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* And provided also, That in all cases where the tract or land applied for includes either a lead mine or salt spring, no permission to work the same shall be granted without the approbation of the President of the United States.

A. WORKING LEAD MINES OR SALT SPRINGS PROHIBITED. Under this act no permission to work lead mines or salt springs included in any tract of land applied for can be given without the approbation of the President. Lease of Mineral Lands, In re, 4 Op. Atty. Gen. 480, p. 488.

18 STAT. 194, JUNE 22, 1874.

RAILROAD LANDS-RELIEF OF SETTLERS.

AN ACT For the relief of settlers on railroad lands.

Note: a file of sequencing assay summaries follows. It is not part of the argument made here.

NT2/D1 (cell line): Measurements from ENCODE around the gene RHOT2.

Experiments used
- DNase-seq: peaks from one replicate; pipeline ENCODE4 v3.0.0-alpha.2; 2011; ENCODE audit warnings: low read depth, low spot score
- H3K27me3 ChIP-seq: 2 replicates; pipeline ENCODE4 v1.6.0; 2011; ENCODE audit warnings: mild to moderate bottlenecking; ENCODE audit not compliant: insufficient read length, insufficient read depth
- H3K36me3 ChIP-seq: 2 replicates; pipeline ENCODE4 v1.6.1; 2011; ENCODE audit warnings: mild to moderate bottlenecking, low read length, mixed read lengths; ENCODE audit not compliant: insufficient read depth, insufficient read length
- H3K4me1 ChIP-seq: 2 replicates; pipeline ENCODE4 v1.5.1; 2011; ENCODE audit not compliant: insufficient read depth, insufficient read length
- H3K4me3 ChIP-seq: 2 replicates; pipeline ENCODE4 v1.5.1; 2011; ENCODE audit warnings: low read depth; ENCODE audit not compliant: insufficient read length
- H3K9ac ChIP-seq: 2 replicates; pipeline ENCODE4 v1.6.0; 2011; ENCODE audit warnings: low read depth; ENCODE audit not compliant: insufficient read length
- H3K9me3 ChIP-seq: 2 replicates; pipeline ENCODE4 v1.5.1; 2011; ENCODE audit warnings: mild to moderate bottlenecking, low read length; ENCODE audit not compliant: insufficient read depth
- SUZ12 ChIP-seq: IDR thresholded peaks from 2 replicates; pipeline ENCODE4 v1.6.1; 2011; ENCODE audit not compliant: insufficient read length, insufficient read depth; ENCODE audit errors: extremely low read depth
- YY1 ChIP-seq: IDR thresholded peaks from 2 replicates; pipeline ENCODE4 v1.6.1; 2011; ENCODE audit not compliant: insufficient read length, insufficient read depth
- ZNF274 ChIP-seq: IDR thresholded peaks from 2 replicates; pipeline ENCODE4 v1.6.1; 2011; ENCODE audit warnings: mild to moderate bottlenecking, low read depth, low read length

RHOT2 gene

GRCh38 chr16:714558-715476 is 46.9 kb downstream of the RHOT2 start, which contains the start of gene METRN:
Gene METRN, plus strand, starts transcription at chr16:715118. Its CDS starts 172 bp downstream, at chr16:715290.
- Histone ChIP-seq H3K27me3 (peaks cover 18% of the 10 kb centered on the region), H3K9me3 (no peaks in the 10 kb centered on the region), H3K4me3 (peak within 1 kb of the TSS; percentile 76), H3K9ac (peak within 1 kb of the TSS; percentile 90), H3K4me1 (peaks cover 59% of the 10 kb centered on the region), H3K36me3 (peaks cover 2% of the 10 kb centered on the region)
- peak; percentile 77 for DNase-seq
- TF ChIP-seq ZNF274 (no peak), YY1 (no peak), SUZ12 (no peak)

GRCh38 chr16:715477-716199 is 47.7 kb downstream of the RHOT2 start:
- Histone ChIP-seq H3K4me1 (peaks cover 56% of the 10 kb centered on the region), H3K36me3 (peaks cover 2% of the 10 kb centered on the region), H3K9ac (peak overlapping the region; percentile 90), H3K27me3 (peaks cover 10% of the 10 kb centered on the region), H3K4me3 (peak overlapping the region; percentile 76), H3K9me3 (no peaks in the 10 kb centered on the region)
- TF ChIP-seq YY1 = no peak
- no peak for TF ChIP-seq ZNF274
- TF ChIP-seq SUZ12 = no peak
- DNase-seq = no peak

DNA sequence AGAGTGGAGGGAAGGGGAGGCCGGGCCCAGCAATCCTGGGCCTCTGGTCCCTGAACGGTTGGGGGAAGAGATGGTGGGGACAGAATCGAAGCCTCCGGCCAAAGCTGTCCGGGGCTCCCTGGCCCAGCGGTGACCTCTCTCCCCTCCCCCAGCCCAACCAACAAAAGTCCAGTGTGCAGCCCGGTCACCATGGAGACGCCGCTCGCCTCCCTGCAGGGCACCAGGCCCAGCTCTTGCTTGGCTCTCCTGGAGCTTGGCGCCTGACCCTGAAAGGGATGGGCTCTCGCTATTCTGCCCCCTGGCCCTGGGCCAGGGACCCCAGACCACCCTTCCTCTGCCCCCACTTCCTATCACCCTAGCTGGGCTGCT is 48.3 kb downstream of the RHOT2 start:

Be it enacted, etc., That in the adjustment of all railroad land grants, whether made directly to any railroad company or to any State for railroad purposes, if any of the lands granted be found in the possession of an actual settler whose entry or filing has been allowed under the preemption or homestead laws of the United States subsequent to the time at which, by the decision of the Land Office, the right of said road was declared to have attached to such lands, the grantees, upon a proper relinquishment of the lands so entered or filed for, shall be entitled to select an equal quantity of other lands in lieu thereof from any of the public lands not mineral and within the limits of the grant not otherwise appropriated at the date of selection, to which they shall receive title the same as though originally granted. And any such entries or filings thus relieved from conflict may be perfected into complete title as if such lands had not been granted: Provided, That nothing herein contained shall in any manner be so construed as to enlarge or extend any grant to any such railroad or to extend to lands reserved in any land grant made for railroad purposes: And provided further, That this act shall not be construed so as in any manner to confirm or legalize any decision or ruling of the Interior Department under which lands have been cer